Gestural Communication and ASL in the Spotlight During Deaf History Month
Many teenagers like to pretend that they can’t hear what their parents are saying, but for Jess Davis-Walters, that was actually the case. Jess was born with a rare genetic disorder called Alport Syndrome, which can affect hearing levels and kidney function over time. In adolescence, Jess began to lose their ability to understand verbal communication clearly. By the age of 14, Jess experienced a "moderate to severe" decrease in auditory perception and struggled to communicate only through spoken English. As they learned American Sign Language, Jess was able to communicate with other d/Deaf and Hard of Hearing people and find new means of expressing themself through language. Now, Jess shares their story as a disability rights advocate and peer support mentor for patients with chronic illness, kidney disease, and late-onset deafness.
In addition to chronic illness, Jess was faced with the challenge of living in a world that values verbal communication more than non-verbal, or gestural communication. Known as “oralism,” a term that describes the idea that spoken language is considered superior to signed language, this bias often means that the perspectives of d/Deaf/Hard of Hearing people are seen as less significant than those of speaking people. This is especially challenging for the almost 90% of d/Deaf and Hard of Hearing people born to hearing parents. Some hearing parents who have Deaf children view any level of deafness as an issue that needs to be "fixed", and seek out resources from other hearing people, often without connections to the Deaf community. In their own experience, Jess explains that being "Capital-D-Deaf” is not a problem for them– the real problem is the societal stigma against d/Deaf and Hard of Hearing people and American Sign Language.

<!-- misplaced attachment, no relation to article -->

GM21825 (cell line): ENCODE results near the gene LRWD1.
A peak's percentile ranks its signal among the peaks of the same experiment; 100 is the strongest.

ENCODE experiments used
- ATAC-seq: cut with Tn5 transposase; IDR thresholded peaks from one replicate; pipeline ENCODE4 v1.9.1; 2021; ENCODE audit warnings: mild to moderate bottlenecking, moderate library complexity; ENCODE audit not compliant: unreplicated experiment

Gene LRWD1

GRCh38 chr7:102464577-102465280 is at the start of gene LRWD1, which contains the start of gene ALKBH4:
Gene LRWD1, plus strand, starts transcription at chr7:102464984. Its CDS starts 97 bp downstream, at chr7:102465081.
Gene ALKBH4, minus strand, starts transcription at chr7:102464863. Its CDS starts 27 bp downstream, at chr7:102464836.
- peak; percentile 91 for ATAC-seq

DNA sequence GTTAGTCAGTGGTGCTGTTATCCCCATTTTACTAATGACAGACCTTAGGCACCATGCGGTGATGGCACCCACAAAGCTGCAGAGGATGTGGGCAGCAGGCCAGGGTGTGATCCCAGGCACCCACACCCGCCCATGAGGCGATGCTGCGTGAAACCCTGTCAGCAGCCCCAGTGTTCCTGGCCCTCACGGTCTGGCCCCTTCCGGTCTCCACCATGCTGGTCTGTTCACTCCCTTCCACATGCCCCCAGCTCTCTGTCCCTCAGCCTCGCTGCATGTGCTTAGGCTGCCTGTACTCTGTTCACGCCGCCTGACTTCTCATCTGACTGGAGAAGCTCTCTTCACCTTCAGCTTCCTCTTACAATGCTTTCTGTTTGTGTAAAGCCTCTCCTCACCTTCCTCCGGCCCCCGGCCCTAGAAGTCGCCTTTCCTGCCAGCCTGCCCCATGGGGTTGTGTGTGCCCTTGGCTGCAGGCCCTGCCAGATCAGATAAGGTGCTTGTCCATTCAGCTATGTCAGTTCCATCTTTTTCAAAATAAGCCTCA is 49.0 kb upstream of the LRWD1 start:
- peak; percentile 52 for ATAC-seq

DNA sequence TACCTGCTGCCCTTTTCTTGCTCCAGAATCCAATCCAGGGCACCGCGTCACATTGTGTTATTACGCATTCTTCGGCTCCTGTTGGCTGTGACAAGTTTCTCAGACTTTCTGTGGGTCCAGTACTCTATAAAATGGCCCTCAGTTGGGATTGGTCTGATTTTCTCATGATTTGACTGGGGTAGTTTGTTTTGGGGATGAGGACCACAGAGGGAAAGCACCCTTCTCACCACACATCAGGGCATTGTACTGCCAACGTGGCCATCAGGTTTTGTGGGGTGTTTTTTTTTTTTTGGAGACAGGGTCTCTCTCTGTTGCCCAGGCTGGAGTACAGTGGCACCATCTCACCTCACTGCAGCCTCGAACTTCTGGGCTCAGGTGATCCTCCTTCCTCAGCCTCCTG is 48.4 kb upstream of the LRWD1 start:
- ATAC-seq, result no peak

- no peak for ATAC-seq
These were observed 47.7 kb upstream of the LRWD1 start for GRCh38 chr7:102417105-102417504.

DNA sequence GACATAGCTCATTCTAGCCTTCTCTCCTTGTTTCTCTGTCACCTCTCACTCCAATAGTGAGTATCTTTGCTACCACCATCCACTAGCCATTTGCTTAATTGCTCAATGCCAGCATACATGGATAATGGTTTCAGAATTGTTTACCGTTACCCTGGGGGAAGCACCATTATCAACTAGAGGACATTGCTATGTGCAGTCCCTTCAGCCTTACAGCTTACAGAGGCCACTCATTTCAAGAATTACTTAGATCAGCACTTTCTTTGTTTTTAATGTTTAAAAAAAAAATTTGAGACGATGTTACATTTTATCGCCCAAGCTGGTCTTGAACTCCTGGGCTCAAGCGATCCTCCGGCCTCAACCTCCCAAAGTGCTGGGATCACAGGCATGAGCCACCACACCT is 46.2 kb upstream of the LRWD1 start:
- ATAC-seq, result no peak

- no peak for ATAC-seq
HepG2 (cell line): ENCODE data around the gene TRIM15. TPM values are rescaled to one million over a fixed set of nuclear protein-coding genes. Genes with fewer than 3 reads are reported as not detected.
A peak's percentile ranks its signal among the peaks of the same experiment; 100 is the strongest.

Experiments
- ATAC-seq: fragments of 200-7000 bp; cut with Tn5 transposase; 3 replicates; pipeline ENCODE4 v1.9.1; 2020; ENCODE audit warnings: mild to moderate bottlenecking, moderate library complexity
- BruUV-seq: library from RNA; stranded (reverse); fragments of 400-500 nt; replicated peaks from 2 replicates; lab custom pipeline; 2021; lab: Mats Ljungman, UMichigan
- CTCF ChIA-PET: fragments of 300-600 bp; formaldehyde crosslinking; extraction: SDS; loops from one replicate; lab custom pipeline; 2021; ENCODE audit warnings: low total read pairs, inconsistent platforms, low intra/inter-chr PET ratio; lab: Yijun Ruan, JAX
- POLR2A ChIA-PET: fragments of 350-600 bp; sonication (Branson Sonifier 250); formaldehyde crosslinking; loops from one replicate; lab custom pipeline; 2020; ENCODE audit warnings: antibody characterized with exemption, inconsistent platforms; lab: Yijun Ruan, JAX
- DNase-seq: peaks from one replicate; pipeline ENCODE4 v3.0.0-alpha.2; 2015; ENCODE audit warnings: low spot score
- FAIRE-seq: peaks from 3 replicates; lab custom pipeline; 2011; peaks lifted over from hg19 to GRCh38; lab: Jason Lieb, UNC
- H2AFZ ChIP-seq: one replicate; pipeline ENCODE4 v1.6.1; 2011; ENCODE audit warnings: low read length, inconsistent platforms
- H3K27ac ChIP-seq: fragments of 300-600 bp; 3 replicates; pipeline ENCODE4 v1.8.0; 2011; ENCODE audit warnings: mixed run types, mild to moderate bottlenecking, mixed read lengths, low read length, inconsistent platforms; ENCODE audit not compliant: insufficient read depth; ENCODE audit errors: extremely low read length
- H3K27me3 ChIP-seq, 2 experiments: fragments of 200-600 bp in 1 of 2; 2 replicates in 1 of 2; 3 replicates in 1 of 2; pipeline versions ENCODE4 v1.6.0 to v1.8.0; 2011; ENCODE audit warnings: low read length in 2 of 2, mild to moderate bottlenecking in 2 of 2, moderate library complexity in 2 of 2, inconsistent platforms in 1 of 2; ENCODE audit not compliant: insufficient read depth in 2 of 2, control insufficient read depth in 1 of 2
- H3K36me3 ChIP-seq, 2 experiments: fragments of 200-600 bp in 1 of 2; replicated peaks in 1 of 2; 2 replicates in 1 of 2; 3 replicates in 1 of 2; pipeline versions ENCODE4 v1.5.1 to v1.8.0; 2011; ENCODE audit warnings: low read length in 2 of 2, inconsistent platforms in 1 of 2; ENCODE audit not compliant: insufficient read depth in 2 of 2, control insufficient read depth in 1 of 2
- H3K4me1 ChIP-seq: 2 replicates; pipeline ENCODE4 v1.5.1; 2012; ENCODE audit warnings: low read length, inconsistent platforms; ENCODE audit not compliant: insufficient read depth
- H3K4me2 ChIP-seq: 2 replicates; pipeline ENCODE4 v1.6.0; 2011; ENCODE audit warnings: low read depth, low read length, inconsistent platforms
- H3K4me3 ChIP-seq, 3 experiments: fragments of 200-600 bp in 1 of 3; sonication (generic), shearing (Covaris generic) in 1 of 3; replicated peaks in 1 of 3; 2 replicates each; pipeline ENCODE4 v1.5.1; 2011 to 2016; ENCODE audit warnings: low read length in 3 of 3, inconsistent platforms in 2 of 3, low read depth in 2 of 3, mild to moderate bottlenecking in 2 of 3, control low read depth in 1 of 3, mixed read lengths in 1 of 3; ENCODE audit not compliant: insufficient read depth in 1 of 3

To facilitate a better understanding of gestural language and foster an environment of linguistic equity, Jess Davis-Walters is partnering with VPM on the educational series Spectrum of Expression. Each day on Instagram Reels, Jess will interpret a phrase in American Sign Language along with various modes of physical expression to illustrate the nuances of gestural communication. As a part of the series, we’ll be sharing resources about learning American Sign Language, Deaf History, Deaf Culture, and ways to encourage accessibility for d/Deaf and Hard of Hearing people. Follow the series on Instagram @myVPM.
Spectrum of Expression is produced by Octillion Productions based in Charlottesville, Virginia in partnership with VPM.
Funding support from Reel South, a cooperative documentary series telling diverse stories from PBS stations in the regional south, through a National Education Association grant. Additional funding from VPM.
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Written by VPM intern Spencer Law.